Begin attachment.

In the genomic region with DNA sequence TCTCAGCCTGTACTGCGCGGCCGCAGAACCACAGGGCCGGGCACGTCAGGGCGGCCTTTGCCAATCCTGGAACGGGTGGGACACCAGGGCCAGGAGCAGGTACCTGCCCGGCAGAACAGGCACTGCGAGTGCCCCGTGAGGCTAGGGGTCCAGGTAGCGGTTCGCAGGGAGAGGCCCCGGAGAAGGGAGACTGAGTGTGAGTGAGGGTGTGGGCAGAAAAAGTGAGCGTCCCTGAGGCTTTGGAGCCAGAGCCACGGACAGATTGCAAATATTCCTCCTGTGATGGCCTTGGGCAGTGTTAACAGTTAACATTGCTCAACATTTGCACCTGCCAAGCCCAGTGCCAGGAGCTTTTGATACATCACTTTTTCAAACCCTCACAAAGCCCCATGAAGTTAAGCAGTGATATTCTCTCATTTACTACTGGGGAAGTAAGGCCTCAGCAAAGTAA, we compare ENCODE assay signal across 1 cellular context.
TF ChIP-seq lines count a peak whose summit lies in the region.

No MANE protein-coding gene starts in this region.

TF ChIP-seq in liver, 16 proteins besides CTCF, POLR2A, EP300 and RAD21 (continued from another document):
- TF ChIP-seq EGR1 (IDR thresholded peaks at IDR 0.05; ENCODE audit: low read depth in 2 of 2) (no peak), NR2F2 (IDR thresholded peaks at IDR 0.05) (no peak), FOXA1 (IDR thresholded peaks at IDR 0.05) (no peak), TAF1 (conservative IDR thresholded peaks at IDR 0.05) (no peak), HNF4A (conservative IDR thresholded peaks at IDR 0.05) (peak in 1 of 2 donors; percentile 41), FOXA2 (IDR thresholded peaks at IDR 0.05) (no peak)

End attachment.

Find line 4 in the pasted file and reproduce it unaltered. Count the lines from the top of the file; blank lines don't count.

TF ChIP-seq in liver, 16 proteins besides CTCF, POLR2A, EP300 and RAD21 (continued from another document):